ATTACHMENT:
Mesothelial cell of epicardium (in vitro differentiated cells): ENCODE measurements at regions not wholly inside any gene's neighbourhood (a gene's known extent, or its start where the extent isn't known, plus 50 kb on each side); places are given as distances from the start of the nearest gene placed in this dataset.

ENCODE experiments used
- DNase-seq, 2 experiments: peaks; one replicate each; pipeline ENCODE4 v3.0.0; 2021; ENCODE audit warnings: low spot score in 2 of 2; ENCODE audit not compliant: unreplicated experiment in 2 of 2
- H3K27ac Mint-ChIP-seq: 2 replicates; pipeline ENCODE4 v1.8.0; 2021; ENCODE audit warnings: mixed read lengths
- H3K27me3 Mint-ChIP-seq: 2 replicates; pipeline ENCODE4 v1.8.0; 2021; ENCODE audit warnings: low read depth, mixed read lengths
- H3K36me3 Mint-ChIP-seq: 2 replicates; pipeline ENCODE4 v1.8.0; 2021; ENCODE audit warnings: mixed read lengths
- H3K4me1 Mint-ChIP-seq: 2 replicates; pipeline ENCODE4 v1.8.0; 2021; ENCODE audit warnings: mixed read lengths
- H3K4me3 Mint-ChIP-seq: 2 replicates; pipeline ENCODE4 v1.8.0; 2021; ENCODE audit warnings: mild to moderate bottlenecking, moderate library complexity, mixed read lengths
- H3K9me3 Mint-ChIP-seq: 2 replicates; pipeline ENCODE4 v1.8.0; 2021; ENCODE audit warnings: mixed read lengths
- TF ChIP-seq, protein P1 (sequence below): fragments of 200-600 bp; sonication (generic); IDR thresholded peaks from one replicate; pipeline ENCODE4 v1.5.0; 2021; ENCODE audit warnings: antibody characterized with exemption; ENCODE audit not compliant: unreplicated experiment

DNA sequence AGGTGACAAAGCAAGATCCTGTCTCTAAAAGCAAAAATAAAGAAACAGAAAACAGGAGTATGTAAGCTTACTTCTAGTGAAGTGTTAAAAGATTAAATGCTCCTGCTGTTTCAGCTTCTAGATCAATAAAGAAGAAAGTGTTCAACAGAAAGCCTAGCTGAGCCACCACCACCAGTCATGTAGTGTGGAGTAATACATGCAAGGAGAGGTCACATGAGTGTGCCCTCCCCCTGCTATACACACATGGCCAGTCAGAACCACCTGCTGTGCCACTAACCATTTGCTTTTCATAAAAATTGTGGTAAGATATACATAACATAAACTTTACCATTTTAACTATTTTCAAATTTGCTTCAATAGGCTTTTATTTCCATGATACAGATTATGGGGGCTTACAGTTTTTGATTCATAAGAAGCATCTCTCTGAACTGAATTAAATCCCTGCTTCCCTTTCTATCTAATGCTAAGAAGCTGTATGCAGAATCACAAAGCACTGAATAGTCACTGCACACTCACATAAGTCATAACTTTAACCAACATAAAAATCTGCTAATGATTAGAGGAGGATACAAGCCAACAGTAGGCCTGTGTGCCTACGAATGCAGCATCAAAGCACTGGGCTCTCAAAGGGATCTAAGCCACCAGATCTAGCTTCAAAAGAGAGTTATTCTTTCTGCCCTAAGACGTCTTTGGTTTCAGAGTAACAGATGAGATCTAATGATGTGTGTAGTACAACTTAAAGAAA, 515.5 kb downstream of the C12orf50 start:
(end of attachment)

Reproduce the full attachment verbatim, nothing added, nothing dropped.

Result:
Mesothelial cell of epicardium (in vitro differentiated cells): ENCODE measurements at regions not wholly inside any gene's neighbourhood (a gene's known extent, or its start where the extent isn't known, plus 50 kb on each side); places are given as distances from the start of the nearest gene placed in this dataset.

ENCODE experiments used
- DNase-seq, 2 experiments: peaks; one replicate each; pipeline ENCODE4 v3.0.0; 2021; ENCODE audit warnings: low spot score in 2 of 2; ENCODE audit not compliant: unreplicated experiment in 2 of 2
- H3K27ac Mint-ChIP-seq: 2 replicates; pipeline ENCODE4 v1.8.0; 2021; ENCODE audit warnings: mixed read lengths
- H3K27me3 Mint-ChIP-seq: 2 replicates; pipeline ENCODE4 v1.8.0; 2021; ENCODE audit warnings: low read depth, mixed read lengths
- H3K36me3 Mint-ChIP-seq: 2 replicates; pipeline ENCODE4 v1.8.0; 2021; ENCODE audit warnings: mixed read lengths
- H3K4me1 Mint-ChIP-seq: 2 replicates; pipeline ENCODE4 v1.8.0; 2021; ENCODE audit warnings: mixed read lengths
- H3K4me3 Mint-ChIP-seq: 2 replicates; pipeline ENCODE4 v1.8.0; 2021; ENCODE audit warnings: mild to moderate bottlenecking, moderate library complexity, mixed read lengths
- H3K9me3 Mint-ChIP-seq: 2 replicates; pipeline ENCODE4 v1.8.0; 2021; ENCODE audit warnings: mixed read lengths
- TF ChIP-seq, protein P1 (sequence below): fragments of 200-600 bp; sonication (generic); IDR thresholded peaks from one replicate; pipeline ENCODE4 v1.5.0; 2021; ENCODE audit warnings: antibody characterized with exemption; ENCODE audit not compliant: unreplicated experiment

DNA sequence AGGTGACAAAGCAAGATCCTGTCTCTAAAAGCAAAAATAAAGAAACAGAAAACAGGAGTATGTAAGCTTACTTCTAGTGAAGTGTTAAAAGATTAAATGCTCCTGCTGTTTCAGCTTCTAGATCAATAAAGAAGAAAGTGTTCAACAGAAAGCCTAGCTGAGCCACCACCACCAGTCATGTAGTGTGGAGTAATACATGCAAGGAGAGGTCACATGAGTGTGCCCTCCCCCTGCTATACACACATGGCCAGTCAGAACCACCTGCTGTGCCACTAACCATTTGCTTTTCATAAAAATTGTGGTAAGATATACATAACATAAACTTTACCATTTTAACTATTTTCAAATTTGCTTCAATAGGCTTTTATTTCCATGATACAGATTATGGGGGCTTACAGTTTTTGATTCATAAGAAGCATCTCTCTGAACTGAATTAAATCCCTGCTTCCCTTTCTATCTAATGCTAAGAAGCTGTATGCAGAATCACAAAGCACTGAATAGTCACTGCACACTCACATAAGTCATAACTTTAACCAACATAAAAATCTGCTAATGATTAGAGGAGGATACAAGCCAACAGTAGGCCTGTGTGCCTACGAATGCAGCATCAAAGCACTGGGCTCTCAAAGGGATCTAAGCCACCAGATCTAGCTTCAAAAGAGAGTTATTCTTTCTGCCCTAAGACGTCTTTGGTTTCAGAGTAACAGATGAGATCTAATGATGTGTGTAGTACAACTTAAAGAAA, 515.5 kb downstream of the C12orf50 start: